Does my right hon. Friend agree that the dangers facing Europe are money instability and inflation, and that it is in the interests of this country and Europe that Britain becomes a full member of the EMS at the first opportunity? Does he agree that, in spite of our current difficulties, it should be our long-term aim to become a member?

I readily agree with my hon. Friend that one of the central dangers for the EEC and the world trading community is the high degree of currency instability which now exists and the uniquely high levels of inflation. I believe the two have an important relationship. A constructive development that is being recognised pretty well all over the world is that we need a greater degree of international co-operation and institutions that will give effect to that co-operation for the purpose of achieving greater monetary stability.

As far as the EMS is concerned, my hon. Friend must know that the Government took part in the negotiations and played a leading role in seeking to ensure that it achieved the kind of conditions and structures required for its permanent effective durability. So far we have not been able to meet all these criteria but the Government remain firmly pledged in principle to the concept of European monetary co-operation and the appropriate development of the EMS.

Does the Chancellor of the Duchy agree that, whether the United Kingdom does or does not join the EMS, the Government should have the overriding objective of securing the most stringent control of the money supply?

I do not know what "stringent control of the money supply" means. Perhaps that can await another Question Time or another debate. Whatever our relations with the EMS, we intend to maintain the stability of sterling to the best of our ability in relation to all the countries with whom we trade.

Does my right hon. Friend recall that on Thursday the Chancellor of the Exchequer agreed that if the French request for the phasing out of MCAs was agreed to it would cause increases in food prices in Britain? Has he seen the report in the Financial Times this morning which puts that estimate at no less than £1 billion? In view of the fact that the Opposition policy is to phase out the green currencies, will not their policy cause considerable inflation to which the Government are opposed?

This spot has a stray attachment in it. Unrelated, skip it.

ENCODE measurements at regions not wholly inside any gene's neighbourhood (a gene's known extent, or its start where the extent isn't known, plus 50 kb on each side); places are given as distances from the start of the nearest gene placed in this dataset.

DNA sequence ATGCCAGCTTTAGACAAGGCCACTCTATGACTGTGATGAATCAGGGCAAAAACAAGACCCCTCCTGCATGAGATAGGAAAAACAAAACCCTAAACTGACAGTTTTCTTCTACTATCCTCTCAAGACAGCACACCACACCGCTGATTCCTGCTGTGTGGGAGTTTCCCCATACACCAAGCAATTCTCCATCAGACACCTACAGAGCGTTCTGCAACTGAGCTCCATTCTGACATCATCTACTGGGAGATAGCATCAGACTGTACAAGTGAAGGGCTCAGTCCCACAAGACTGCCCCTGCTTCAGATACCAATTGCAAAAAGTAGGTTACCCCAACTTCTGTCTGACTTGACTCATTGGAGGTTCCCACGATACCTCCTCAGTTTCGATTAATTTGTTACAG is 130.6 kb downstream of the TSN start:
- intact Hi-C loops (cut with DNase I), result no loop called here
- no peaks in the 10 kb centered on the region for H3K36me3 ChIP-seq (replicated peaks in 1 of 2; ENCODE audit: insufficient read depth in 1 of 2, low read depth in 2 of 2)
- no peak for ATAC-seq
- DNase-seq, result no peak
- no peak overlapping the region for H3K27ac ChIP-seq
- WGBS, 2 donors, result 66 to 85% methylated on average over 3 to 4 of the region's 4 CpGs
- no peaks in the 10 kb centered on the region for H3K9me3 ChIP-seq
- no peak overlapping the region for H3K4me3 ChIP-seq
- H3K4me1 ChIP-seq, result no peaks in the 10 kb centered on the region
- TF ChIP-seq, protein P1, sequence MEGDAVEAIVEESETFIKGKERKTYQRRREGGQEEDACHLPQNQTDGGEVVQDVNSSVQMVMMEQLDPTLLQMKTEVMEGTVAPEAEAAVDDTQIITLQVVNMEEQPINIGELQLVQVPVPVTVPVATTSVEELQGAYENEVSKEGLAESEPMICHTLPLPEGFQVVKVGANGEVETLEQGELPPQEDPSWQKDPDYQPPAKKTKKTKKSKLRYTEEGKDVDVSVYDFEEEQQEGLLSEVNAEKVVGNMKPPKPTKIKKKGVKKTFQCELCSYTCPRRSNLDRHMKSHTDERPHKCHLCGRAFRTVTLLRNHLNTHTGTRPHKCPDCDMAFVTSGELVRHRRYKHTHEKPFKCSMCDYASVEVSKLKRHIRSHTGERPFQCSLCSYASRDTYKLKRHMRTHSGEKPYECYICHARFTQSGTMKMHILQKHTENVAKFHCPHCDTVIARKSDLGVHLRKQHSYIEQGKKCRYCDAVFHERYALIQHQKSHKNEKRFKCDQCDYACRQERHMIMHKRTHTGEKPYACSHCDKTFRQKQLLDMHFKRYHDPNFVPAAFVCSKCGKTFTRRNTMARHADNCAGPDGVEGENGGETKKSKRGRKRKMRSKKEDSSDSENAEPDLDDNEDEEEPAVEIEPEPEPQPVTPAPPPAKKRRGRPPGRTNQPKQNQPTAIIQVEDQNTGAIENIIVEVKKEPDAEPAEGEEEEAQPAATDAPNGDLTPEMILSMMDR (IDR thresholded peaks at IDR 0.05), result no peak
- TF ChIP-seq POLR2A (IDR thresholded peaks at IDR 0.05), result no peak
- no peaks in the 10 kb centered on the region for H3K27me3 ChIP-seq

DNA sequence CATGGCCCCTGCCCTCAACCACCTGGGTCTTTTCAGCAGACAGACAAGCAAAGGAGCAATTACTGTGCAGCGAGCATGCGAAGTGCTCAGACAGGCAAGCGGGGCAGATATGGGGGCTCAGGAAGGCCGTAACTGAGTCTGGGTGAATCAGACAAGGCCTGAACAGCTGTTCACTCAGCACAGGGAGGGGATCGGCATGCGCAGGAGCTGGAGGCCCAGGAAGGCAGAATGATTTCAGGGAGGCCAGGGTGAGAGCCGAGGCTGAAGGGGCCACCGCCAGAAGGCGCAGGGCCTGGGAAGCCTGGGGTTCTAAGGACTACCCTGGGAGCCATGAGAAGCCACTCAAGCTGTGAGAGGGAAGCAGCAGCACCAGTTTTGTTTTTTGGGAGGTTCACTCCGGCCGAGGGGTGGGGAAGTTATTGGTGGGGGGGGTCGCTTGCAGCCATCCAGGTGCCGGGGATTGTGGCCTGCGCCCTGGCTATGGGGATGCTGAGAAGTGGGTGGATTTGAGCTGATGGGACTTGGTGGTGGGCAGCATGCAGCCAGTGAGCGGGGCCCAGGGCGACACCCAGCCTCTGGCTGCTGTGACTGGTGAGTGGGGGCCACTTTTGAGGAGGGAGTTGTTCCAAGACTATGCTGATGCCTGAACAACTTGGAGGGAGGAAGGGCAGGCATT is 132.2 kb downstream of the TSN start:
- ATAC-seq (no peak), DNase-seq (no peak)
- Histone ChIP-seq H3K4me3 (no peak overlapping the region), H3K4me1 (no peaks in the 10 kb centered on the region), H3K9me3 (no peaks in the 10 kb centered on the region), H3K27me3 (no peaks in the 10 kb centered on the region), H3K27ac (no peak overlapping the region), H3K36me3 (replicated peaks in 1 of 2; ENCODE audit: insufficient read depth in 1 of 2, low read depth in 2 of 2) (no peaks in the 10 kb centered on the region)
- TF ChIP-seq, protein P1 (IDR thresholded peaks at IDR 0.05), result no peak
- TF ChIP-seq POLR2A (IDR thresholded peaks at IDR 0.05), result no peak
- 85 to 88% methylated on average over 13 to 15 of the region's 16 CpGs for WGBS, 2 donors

I am willing to join my hon. Friend in his criticism of Opposition policy. I welcome the direction of his criticism. On the phasing out of MCAs, we made clear that we would be opposed to any change at present calculated to increase food prices in this country.

Since the Government failed, through severe political weakness, to join the EMS, have not the currencies of the Common Market members remained within the parameters set by the EMS? Will the Chancellor of the Duchy say clearly whether the Government still hold open the possibility of joining the EMS, and, if so, what timescale they envisage?

Of course we are open to join the EMS. By "we" I mean the Government. The hon. Member referred to political difficulties, but they were not decisive in affecting the final outcome. I remind the House that there is more than one view on the Opposition side of the House. The Leader of the Opposition was able to voice both views within a fortnight when these discussions were taking place. When there is talk of political opposition, the House should bear in mind that this is understandably a subject upon which opinion is divided, on both sides of the House. My own opinion has been made clear on more than one occasion.